High dose versus low dose steroids in acute respiratory distress syndrome patients with COVID-19

In a controlled observational study, Monreal et al., 2020 evaluated high dose of methyl-prednisolone (250 mg/day) versus standard dose of methylprednisolone (≤1.5 mg/kg/day) in patients with COVID-19 associated ARDS.[38] Hospitalized COVID-19 patients with confirmed diagnosis developing ARDS were included. After adjusting for baseline characteristics, high dose of steroid use was associated with higher mortality and composite requirement of MV or death.[38]

Evaluation of the association between mortality and level of C-reactive protein in patients receiving steroid

A single study reported that treatment with glucocorticoids was associated with “higher risk of mortality” or mechanical ventilation in patients with CRP level <10 mg/dl (odds ratio 0.23, 0.08–0.7). No difference in was seen in patients with CRP levels between 10 to <20 mg/dl. However, a protective effect was seen in terms of mortality when patients with CRP level of ≥20 mg/dl were treated with steroids.[50]

Sensitivity analysis

As in some of the cases of continuous data, we had to convert the median (interquartile range [IQR]) to mean ± standard deviation (SD), which was used in the meta-analysis. To overcome the possible effect of this conversion on treatment effect, we did a sensitivity analysis by removing these studies (severe to critical: time to virologic cure, mild to moderate: “duration of hospital stay,” “time to virological cure,” “duration of fever”). A sensitivity analysis was planned in case there were two or more than two studies on that endpoint.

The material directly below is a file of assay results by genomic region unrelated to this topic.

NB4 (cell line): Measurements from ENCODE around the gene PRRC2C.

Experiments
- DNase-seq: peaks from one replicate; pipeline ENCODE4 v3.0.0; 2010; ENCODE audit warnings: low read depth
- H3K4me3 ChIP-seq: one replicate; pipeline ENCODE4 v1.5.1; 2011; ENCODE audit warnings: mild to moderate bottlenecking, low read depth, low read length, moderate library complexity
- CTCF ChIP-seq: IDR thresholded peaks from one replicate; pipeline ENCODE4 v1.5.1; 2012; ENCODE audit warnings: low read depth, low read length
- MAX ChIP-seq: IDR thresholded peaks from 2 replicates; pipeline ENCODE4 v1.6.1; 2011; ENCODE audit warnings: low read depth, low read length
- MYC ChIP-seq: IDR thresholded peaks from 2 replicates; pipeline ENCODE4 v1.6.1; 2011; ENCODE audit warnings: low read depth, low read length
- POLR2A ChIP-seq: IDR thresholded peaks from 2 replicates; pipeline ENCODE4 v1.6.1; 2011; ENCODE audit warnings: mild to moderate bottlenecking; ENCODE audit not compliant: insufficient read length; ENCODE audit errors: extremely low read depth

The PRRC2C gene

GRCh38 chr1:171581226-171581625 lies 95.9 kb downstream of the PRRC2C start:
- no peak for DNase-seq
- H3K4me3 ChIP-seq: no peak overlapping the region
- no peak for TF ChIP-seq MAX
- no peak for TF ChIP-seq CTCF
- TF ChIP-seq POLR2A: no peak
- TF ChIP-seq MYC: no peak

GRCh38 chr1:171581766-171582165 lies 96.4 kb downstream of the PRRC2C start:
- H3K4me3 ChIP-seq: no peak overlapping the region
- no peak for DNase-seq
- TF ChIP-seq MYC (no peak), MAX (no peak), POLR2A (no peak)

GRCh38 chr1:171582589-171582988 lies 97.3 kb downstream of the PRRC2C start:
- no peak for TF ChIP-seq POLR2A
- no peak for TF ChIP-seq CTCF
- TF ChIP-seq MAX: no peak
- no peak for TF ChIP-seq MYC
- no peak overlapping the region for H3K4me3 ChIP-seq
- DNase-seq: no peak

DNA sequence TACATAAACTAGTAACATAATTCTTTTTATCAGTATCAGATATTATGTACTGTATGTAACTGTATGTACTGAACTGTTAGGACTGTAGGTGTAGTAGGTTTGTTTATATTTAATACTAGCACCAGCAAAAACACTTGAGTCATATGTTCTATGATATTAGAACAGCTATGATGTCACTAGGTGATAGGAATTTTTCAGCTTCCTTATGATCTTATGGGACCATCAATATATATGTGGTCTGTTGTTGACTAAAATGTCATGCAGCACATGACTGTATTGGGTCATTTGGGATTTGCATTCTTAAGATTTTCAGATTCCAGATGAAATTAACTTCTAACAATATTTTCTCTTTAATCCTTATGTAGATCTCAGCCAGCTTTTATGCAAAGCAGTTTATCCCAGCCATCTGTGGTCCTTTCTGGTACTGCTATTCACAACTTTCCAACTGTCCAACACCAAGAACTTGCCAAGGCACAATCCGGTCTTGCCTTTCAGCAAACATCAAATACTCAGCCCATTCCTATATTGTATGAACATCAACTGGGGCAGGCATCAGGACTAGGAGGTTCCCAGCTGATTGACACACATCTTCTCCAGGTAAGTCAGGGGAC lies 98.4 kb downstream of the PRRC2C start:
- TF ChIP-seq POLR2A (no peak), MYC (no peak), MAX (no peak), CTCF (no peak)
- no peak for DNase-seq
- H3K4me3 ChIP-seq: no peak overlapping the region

Severe to critical

Time to virological cure: Single study: Data provided in mean ± SD.[39]

Mild to moderate

Duration of hospital stay: Two studies,[46],[47] both studies represented data as median (IQR). So data converted to mean ± SD as previously described.[32]

Time to virological cure: Two studies,[46],[47] both studies represented data as median (IQR). So data converted to mean ± SD as previously described.[32]

Duration of fever: Single study,[47] data provided in median (IQR). So data converted to mean ± SD as previously described.[32]

However, sensitivity analysis on the basis of the above was not possible as none of the endpoints had data which is a combination of mean ± SD and derived mean ± SD.

Grade: Summary of findings table

SOF table is shown in [Table 2]. Overall certainty of evidence ranged from moderate (in case of severe to critical: mortality) to low certainty for the other outcomes.
Table 2: Summary of findings

Click here to view



 » Discussion Top


Patients on mechanical ventilation

In this study, in patients with invasive mechanical ventilation, treatment with dexamethasone resulted in significant protection from mortality (single study). However, treatment with low to moderate dose methylprednisolone was associated with a significant increase in mortality (single study). However, as the number of studies is pretty less, a definite conclusion is not possible in this category of patients at this point. We need more well-conducted clinical trials to address this issue in this population.

Severe and critical patients

In our study, among severe to critical category patients, overall steroid use was associated with a decrease in mortality. However, a single study (Horby P et al., 2020) contributed the maximum to these results (weight 82.2%). On further sub-group analysis, dexamethasone was found to be useful (single study, Horby P et al., 2020), however, low to moderate dose prednisolone failed to prove its protective effect in terms of mortality. As almost all the studies included both severe and critical category patients in their analysis, a separate sub-group analysis of severe and critical category patients separately were not possible.

In a recent prospective metaanalysis by Jonathan A et al., 2020[25] similar lower 28 day mortality was seen among critically ill COVID-19 patients treated with steroids, highlighting the validity of the finding of our study. Again, similar to our study, no benefit was seen with hydrocortisone (3 studies) and methylprednisolone (1 study). Another important point to be observed in the meta-analysis is that for the 28-day mortality endpoint, the recovery group study had a weight of 57%, highlighting the contribution of that single study to the overall result, which is similar to our study.[25]